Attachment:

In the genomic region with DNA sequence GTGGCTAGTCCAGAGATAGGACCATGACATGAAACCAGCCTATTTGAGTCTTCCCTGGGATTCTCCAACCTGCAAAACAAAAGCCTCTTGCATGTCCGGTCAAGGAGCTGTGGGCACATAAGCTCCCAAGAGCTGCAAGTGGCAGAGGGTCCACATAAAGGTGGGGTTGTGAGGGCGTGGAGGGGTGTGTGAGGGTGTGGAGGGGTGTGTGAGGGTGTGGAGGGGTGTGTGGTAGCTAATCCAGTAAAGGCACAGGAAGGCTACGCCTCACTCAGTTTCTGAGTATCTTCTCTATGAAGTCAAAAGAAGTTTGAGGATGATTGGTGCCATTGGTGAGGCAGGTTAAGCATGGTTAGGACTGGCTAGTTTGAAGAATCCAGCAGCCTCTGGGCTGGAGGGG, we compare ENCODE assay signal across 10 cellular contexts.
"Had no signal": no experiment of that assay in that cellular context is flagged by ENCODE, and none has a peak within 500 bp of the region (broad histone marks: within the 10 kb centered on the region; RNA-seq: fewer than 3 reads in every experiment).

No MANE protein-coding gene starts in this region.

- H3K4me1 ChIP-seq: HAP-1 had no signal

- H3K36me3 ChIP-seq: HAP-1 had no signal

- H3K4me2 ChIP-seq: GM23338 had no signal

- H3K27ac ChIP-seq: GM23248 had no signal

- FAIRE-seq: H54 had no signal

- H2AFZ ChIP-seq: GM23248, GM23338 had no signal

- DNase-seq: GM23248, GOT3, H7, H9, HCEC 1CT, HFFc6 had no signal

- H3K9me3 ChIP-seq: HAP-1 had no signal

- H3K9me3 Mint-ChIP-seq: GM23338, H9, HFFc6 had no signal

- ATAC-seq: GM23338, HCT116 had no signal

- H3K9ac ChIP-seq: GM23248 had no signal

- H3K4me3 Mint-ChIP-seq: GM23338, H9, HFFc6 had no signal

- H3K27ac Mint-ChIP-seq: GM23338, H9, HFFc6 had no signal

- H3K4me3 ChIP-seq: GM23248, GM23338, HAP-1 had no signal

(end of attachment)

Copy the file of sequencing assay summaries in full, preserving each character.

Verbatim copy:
In the genomic region with DNA sequence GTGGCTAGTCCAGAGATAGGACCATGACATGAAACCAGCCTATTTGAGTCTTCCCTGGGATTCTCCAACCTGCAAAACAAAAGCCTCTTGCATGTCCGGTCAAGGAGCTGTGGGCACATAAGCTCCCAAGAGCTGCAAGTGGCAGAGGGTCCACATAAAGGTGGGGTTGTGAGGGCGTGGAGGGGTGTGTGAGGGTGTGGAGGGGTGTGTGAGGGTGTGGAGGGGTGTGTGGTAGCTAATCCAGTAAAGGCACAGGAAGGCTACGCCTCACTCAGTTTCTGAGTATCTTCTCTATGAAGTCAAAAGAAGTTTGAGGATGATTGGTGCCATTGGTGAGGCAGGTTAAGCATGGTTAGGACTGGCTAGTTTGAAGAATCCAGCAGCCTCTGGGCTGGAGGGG, we compare ENCODE assay signal across 10 cellular contexts.
"Had no signal": no experiment of that assay in that cellular context is flagged by ENCODE, and none has a peak within 500 bp of the region (broad histone marks: within the 10 kb centered on the region; RNA-seq: fewer than 3 reads in every experiment).

No MANE protein-coding gene starts in this region.

- H3K4me1 ChIP-seq: HAP-1 had no signal

- H3K36me3 ChIP-seq: HAP-1 had no signal

- H3K4me2 ChIP-seq: GM23338 had no signal

- H3K27ac ChIP-seq: GM23248 had no signal

- FAIRE-seq: H54 had no signal

- H2AFZ ChIP-seq: GM23248, GM23338 had no signal

- DNase-seq: GM23248, GOT3, H7, H9, HCEC 1CT, HFFc6 had no signal

- H3K9me3 ChIP-seq: HAP-1 had no signal

- H3K9me3 Mint-ChIP-seq: GM23338, H9, HFFc6 had no signal

- ATAC-seq: GM23338, HCT116 had no signal

- H3K9ac ChIP-seq: GM23248 had no signal

- H3K4me3 Mint-ChIP-seq: GM23338, H9, HFFc6 had no signal

- H3K27ac Mint-ChIP-seq: GM23338, H9, HFFc6 had no signal

- H3K4me3 ChIP-seq: GM23248, GM23338, HAP-1 had no signal